Dzhokar Tsarnaev's attorneys want a court to suppress comments he made in a hospital
In a motion, lawyers say bombing suspect begged for rest and requested a lawyer at least 10 times
Tsarnaev, 20, is accused of planting bombs at the finish line of the 2013 Boston Marathon
His trial is set for early November, with the government seeking the death penalty
Lawyers for suspected Boston Marathon bomber Dzhokar Tsarnaev have asked a federal court to strike comments he made at a hospital after suffering wounds during a manhunt that paralyzed the city in the days following the 2013 race.
In a motion filed Wednesday, they asserted that authorities repeatedly questioned Tsarnaev, 20, as he begged for rest and requested a lawyer at least 10 times.
Defense attorneys said Tsarnaev was groggy and under the influence of several pain medications after undergoing emergency surgery when FBI agents began questioning him hours after his capture on April 19.
Tsarnaev had suffered several gunshot wounds, including one to the head, according to the motion. His left eye was sutured shut, his jaw was wired closed and he was unable to hear out of his left ear. He was unable to speak after undergoing a tracheotomy, according to the motion.
Unable to respond verbally, Tsarnaev wrote answers to interrogators’ questions in a notebook, where his attorneys said he scribbled the word “lawyer” 10 times.
The motion said other notes showed that he also wrote: “Can we do this later?” “I’m exhausted,” and “You said you were gonna let me sleep.”
Defense lawyers claimed that any comments Tsarnaev made during these interrogations – which went on intermittently for hours at the hospital – should be inadmissible in court because they were not given voluntarily.
Government officials have indicated that Tsarnaev was questioned under what is called the “public safety” exception to the Miranda warnings, which allows for limited questioning by law enforcement of a suspect to determine if there is imminent danger to the public of an attack.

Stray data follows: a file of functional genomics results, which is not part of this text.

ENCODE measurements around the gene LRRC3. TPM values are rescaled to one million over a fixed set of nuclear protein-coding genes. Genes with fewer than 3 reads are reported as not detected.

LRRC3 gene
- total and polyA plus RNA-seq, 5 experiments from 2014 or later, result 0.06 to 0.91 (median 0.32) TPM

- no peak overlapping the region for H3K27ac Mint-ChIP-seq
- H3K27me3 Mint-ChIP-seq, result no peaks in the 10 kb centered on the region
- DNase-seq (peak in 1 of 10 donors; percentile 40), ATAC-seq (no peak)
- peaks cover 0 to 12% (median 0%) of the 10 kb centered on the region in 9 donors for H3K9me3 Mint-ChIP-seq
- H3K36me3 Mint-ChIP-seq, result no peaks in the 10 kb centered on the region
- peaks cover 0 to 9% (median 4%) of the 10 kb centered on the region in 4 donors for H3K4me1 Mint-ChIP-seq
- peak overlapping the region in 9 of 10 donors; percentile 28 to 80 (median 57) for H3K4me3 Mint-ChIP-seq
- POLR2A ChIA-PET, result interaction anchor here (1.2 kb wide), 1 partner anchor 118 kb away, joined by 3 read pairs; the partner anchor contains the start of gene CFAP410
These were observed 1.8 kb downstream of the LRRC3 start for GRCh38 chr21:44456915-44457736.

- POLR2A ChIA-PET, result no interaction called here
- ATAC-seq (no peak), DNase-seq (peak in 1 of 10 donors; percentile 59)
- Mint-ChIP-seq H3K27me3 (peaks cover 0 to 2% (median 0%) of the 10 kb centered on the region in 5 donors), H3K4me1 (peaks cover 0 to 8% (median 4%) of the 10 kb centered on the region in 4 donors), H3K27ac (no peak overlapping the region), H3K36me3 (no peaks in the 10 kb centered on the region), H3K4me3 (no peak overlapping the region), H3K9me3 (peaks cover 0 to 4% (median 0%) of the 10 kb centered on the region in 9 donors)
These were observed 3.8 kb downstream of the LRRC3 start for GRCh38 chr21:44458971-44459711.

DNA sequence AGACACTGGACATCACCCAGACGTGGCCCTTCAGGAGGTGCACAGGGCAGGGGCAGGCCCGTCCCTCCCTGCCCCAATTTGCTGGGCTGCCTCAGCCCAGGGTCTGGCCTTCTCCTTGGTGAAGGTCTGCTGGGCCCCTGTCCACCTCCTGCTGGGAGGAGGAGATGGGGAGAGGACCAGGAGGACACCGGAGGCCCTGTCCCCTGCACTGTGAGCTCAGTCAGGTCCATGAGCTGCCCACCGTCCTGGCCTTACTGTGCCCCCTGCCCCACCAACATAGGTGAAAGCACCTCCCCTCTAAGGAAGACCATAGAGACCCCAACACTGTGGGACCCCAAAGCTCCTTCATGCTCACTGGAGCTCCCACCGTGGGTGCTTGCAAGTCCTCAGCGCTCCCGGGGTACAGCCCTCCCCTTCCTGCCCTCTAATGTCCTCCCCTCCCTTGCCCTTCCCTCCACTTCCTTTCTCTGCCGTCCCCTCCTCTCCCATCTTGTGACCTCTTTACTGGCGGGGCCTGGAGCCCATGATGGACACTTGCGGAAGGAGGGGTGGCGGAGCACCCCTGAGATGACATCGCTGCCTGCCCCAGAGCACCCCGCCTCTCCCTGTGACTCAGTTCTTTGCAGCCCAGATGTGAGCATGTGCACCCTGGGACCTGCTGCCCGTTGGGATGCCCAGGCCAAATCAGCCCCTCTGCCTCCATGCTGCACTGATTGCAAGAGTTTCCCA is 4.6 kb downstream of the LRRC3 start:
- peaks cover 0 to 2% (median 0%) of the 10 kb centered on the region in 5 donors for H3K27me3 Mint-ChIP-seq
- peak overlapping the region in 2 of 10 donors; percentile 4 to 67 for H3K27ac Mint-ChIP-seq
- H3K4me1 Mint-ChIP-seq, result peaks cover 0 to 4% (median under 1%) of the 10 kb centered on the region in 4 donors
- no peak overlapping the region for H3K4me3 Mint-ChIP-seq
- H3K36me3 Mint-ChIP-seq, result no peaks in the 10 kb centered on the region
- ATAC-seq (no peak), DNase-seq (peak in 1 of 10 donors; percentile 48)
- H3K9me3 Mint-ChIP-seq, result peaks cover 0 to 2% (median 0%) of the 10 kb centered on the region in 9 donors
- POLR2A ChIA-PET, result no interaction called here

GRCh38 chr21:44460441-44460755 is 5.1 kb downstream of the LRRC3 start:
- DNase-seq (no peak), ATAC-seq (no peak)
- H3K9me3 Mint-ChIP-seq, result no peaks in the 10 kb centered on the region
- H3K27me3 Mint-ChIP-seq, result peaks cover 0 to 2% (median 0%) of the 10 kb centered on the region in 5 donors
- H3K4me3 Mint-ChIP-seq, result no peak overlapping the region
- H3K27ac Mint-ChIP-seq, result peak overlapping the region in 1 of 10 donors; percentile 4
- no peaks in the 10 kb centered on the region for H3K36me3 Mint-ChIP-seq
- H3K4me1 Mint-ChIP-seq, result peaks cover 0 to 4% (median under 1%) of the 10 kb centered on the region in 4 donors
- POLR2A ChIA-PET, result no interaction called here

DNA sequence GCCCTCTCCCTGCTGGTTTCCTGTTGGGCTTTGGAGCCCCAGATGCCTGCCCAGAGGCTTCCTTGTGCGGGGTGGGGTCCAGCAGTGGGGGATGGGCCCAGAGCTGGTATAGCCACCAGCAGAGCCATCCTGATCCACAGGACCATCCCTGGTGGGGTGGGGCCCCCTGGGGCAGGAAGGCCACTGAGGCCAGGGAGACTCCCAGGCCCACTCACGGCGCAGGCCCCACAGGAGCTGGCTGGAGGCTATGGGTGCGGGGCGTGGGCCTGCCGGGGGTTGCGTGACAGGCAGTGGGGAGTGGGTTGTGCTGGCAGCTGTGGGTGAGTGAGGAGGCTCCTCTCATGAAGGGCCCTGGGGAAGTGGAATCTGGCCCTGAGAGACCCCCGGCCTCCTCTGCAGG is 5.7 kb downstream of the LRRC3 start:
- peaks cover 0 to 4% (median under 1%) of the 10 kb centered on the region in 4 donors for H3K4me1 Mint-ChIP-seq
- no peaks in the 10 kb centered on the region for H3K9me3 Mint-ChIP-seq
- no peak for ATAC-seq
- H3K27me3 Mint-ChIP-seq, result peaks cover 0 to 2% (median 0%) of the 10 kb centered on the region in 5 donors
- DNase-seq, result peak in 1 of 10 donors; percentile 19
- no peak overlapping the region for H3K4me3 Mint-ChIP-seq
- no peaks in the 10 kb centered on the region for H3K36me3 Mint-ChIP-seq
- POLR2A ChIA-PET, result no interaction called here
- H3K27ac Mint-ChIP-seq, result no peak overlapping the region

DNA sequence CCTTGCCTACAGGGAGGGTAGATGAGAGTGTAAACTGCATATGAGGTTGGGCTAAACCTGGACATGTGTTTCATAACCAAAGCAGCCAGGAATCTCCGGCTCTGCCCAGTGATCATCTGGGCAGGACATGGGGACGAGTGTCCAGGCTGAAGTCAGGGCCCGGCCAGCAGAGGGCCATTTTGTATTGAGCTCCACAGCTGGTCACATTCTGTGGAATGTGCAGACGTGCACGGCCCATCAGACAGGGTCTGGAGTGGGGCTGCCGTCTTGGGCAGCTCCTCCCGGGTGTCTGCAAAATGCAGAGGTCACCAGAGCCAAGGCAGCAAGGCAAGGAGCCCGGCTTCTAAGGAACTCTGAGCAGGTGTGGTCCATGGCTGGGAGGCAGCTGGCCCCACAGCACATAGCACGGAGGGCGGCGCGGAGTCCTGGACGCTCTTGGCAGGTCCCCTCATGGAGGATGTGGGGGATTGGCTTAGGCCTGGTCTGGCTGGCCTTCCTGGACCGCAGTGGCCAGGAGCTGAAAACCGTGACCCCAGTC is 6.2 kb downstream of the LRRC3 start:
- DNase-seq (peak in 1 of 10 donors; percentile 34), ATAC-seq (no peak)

But defense lawyers said Tsarnaev told police after being captured that he had discarded his gun and where it could be found.
Tsarnaev is accused of planting the bombs at the finish line of the 2013 race, along with his brother Tamerlan, who was killed during the manhunt.
His trial is set for early November, with the government seeking the death penalty.
Defense lawyers are expected to argue the younger Tsarnaev was under the “domination and control” of his brother.
In a separate motion on Wednesday, the defense asked the court to declare the death penalty unconstitutional, calling the practice “cruel and unusual.”
The defense listed several objections to the Federal Death Penalty Act, including “public and worldwide revulsion over the recurring spectacle of botched executions.”
Lawyers specifically pointed to the case of Clayton Lockett, a convicted murderer who died in April of an apparent heart attack almost 45 minutes after his execution began at Oklahoma State Penitentiary. Authorities said one of his veins collapsed during the administration of a previously unused combination of lethal injection drugs.
Defense lawyers also argued the federal government’s authority to impose the death penalty should be limited because it is illegal in Massachusetts, where Tsarnaev’s trial is scheduled.
In seeking the death penalty, prosecutors cite as an aggravating factor Tsarnaev’s “betrayal of the United States.” They claim that after receiving asylum from the United States, he “enjoyed the freedoms of a United States citizen; and then betrayed his allegiance to the United States” by killing and maiming its people.
Defense attorneys also requested in a separate motion that prosecutors turn over instructions given to the grand jury that indicted Tsarnaev.
The lawyers hope to determine whether jurors knew that some findings would be used in the prosecution’s pursuit of the death penalty.
They argued that this point is particularly significant because the jury was made up of Massachusetts citizens. The state banned the death penalty in 1984.
At the time the grand jury was considering its indictment, prosecutors had not publicly revealed their intention to seek the death penalty.